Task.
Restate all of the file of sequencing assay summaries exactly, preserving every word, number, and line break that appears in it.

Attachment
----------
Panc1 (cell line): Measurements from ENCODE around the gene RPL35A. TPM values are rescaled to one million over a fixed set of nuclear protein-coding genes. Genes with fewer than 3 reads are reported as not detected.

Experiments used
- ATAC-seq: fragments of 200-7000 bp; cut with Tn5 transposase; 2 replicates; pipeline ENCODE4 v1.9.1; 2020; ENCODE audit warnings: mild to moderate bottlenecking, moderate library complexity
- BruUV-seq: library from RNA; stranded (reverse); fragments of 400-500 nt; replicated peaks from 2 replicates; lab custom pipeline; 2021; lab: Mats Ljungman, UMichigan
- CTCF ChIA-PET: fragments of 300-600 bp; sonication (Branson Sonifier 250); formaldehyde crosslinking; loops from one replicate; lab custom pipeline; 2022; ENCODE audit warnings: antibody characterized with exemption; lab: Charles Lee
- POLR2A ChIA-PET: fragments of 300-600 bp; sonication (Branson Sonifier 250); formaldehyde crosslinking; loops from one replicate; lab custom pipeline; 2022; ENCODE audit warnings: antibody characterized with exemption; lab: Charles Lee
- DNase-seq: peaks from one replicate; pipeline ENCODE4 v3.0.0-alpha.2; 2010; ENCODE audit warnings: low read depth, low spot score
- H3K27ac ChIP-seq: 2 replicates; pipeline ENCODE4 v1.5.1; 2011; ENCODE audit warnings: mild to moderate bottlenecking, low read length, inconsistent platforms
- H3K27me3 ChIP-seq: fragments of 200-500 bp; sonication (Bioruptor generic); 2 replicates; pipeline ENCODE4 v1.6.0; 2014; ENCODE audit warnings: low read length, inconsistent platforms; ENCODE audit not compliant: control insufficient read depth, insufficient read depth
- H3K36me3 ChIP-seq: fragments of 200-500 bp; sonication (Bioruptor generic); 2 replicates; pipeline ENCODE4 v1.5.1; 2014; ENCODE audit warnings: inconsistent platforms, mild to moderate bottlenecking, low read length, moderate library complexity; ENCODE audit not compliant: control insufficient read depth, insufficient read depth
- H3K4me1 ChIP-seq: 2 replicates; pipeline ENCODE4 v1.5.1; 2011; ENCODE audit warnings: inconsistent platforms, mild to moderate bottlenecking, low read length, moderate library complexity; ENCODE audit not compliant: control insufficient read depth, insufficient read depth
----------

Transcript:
Panc1 (cell line): Measurements from ENCODE around the gene RPL35A. TPM values are rescaled to one million over a fixed set of nuclear protein-coding genes. Genes with fewer than 3 reads are reported as not detected.

Experiments used
- ATAC-seq: fragments of 200-7000 bp; cut with Tn5 transposase; 2 replicates; pipeline ENCODE4 v1.9.1; 2020; ENCODE audit warnings: mild to moderate bottlenecking, moderate library complexity
- BruUV-seq: library from RNA; stranded (reverse); fragments of 400-500 nt; replicated peaks from 2 replicates; lab custom pipeline; 2021; lab: Mats Ljungman, UMichigan
- CTCF ChIA-PET: fragments of 300-600 bp; sonication (Branson Sonifier 250); formaldehyde crosslinking; loops from one replicate; lab custom pipeline; 2022; ENCODE audit warnings: antibody characterized with exemption; lab: Charles Lee
- POLR2A ChIA-PET: fragments of 300-600 bp; sonication (Branson Sonifier 250); formaldehyde crosslinking; loops from one replicate; lab custom pipeline; 2022; ENCODE audit warnings: antibody characterized with exemption; lab: Charles Lee
- DNase-seq: peaks from one replicate; pipeline ENCODE4 v3.0.0-alpha.2; 2010; ENCODE audit warnings: low read depth, low spot score
- H3K27ac ChIP-seq: 2 replicates; pipeline ENCODE4 v1.5.1; 2011; ENCODE audit warnings: mild to moderate bottlenecking, low read length, inconsistent platforms
- H3K27me3 ChIP-seq: fragments of 200-500 bp; sonication (Bioruptor generic); 2 replicates; pipeline ENCODE4 v1.6.0; 2014; ENCODE audit warnings: low read length, inconsistent platforms; ENCODE audit not compliant: control insufficient read depth, insufficient read depth
- H3K36me3 ChIP-seq: fragments of 200-500 bp; sonication (Bioruptor generic); 2 replicates; pipeline ENCODE4 v1.5.1; 2014; ENCODE audit warnings: inconsistent platforms, mild to moderate bottlenecking, low read length, moderate library complexity; ENCODE audit not compliant: control insufficient read depth, insufficient read depth
- H3K4me1 ChIP-seq: 2 replicates; pipeline ENCODE4 v1.5.1; 2011; ENCODE audit warnings: inconsistent platforms, mild to moderate bottlenecking, low read length, moderate library complexity; ENCODE audit not compliant: control insufficient read depth, insufficient read depth